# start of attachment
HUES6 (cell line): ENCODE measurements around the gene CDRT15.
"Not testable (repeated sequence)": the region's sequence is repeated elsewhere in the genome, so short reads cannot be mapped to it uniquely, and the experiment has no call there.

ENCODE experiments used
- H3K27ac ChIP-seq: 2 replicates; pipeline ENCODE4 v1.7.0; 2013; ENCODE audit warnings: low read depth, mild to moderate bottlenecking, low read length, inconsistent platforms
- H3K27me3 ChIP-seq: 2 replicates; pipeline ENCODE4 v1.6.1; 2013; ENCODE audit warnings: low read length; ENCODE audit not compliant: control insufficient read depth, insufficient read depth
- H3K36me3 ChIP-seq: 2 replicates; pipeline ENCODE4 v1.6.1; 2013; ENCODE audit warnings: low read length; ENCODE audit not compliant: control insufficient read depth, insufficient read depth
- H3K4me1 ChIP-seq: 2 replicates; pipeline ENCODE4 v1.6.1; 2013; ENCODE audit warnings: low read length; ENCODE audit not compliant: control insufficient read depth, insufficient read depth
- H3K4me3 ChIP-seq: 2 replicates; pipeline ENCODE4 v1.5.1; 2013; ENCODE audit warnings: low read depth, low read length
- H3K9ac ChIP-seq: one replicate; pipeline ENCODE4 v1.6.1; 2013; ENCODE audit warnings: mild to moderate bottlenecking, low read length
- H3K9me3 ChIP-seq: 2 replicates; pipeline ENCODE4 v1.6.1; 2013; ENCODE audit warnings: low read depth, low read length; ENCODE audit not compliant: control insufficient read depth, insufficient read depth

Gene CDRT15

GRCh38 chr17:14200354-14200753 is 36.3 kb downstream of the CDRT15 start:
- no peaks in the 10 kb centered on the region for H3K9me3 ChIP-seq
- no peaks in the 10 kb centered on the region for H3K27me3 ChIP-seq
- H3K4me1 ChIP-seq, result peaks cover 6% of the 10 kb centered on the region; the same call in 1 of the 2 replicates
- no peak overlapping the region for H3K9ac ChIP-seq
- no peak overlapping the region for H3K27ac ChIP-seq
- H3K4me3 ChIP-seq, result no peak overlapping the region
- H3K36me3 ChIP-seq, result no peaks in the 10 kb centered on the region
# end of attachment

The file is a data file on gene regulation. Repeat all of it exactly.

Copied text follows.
HUES6 (cell line): ENCODE measurements around the gene CDRT15.
"Not testable (repeated sequence)": the region's sequence is repeated elsewhere in the genome, so short reads cannot be mapped to it uniquely, and the experiment has no call there.

ENCODE experiments used
- H3K27ac ChIP-seq: 2 replicates; pipeline ENCODE4 v1.7.0; 2013; ENCODE audit warnings: low read depth, mild to moderate bottlenecking, low read length, inconsistent platforms
- H3K27me3 ChIP-seq: 2 replicates; pipeline ENCODE4 v1.6.1; 2013; ENCODE audit warnings: low read length; ENCODE audit not compliant: control insufficient read depth, insufficient read depth
- H3K36me3 ChIP-seq: 2 replicates; pipeline ENCODE4 v1.6.1; 2013; ENCODE audit warnings: low read length; ENCODE audit not compliant: control insufficient read depth, insufficient read depth
- H3K4me1 ChIP-seq: 2 replicates; pipeline ENCODE4 v1.6.1; 2013; ENCODE audit warnings: low read length; ENCODE audit not compliant: control insufficient read depth, insufficient read depth
- H3K4me3 ChIP-seq: 2 replicates; pipeline ENCODE4 v1.5.1; 2013; ENCODE audit warnings: low read depth, low read length
- H3K9ac ChIP-seq: one replicate; pipeline ENCODE4 v1.6.1; 2013; ENCODE audit warnings: mild to moderate bottlenecking, low read length
- H3K9me3 ChIP-seq: 2 replicates; pipeline ENCODE4 v1.6.1; 2013; ENCODE audit warnings: low read depth, low read length; ENCODE audit not compliant: control insufficient read depth, insufficient read depth

Gene CDRT15

GRCh38 chr17:14200354-14200753 is 36.3 kb downstream of the CDRT15 start:
- no peaks in the 10 kb centered on the region for H3K9me3 ChIP-seq
- no peaks in the 10 kb centered on the region for H3K27me3 ChIP-seq
- H3K4me1 ChIP-seq, result peaks cover 6% of the 10 kb centered on the region; the same call in 1 of the 2 replicates
- no peak overlapping the region for H3K9ac ChIP-seq
- no peak overlapping the region for H3K27ac ChIP-seq
- H3K4me3 ChIP-seq, result no peak overlapping the region
- H3K36me3 ChIP-seq, result no peaks in the 10 kb centered on the region